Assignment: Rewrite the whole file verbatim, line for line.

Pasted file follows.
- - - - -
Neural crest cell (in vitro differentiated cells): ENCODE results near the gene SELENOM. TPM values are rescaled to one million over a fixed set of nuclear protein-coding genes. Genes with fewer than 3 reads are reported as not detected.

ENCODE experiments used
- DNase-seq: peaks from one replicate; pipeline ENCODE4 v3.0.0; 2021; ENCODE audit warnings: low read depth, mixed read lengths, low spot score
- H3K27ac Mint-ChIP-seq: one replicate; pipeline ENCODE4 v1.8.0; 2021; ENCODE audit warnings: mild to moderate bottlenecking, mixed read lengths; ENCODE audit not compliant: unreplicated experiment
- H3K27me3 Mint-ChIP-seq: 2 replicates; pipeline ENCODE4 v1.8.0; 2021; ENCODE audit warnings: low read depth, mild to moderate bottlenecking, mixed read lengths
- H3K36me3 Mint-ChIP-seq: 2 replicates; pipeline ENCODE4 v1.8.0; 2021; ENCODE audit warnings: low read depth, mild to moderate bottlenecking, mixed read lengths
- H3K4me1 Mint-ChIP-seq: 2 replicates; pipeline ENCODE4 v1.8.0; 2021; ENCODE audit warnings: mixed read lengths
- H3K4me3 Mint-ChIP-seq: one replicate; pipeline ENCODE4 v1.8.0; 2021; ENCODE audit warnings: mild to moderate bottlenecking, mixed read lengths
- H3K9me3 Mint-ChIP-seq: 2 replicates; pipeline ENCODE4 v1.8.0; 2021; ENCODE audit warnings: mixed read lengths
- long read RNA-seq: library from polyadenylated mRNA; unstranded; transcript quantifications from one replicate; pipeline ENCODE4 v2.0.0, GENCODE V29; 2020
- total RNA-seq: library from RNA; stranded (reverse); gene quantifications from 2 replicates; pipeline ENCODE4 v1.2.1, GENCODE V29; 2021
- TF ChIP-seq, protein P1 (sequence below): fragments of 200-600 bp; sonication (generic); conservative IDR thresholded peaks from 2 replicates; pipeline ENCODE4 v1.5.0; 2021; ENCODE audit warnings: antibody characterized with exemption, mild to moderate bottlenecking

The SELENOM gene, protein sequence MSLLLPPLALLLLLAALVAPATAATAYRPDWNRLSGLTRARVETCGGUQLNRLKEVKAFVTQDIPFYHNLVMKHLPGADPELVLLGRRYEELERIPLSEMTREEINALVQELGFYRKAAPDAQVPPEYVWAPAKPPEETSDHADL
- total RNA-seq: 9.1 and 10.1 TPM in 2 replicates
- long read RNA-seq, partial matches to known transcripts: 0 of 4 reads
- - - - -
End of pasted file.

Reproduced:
Neural crest cell (in vitro differentiated cells): ENCODE results near the gene SELENOM. TPM values are rescaled to one million over a fixed set of nuclear protein-coding genes. Genes with fewer than 3 reads are reported as not detected.

ENCODE experiments used
- DNase-seq: peaks from one replicate; pipeline ENCODE4 v3.0.0; 2021; ENCODE audit warnings: low read depth, mixed read lengths, low spot score
- H3K27ac Mint-ChIP-seq: one replicate; pipeline ENCODE4 v1.8.0; 2021; ENCODE audit warnings: mild to moderate bottlenecking, mixed read lengths; ENCODE audit not compliant: unreplicated experiment
- H3K27me3 Mint-ChIP-seq: 2 replicates; pipeline ENCODE4 v1.8.0; 2021; ENCODE audit warnings: low read depth, mild to moderate bottlenecking, mixed read lengths
- H3K36me3 Mint-ChIP-seq: 2 replicates; pipeline ENCODE4 v1.8.0; 2021; ENCODE audit warnings: low read depth, mild to moderate bottlenecking, mixed read lengths
- H3K4me1 Mint-ChIP-seq: 2 replicates; pipeline ENCODE4 v1.8.0; 2021; ENCODE audit warnings: mixed read lengths
- H3K4me3 Mint-ChIP-seq: one replicate; pipeline ENCODE4 v1.8.0; 2021; ENCODE audit warnings: mild to moderate bottlenecking, mixed read lengths
- H3K9me3 Mint-ChIP-seq: 2 replicates; pipeline ENCODE4 v1.8.0; 2021; ENCODE audit warnings: mixed read lengths
- long read RNA-seq: library from polyadenylated mRNA; unstranded; transcript quantifications from one replicate; pipeline ENCODE4 v2.0.0, GENCODE V29; 2020
- total RNA-seq: library from RNA; stranded (reverse); gene quantifications from 2 replicates; pipeline ENCODE4 v1.2.1, GENCODE V29; 2021
- TF ChIP-seq, protein P1 (sequence below): fragments of 200-600 bp; sonication (generic); conservative IDR thresholded peaks from 2 replicates; pipeline ENCODE4 v1.5.0; 2021; ENCODE audit warnings: antibody characterized with exemption, mild to moderate bottlenecking

The SELENOM gene, protein sequence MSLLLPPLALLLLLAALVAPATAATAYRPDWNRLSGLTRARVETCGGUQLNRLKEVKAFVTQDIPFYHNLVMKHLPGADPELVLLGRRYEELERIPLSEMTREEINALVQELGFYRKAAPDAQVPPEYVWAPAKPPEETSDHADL
- total RNA-seq: 9.1 and 10.1 TPM in 2 replicates
- long read RNA-seq, partial matches to known transcripts: 0 of 4 reads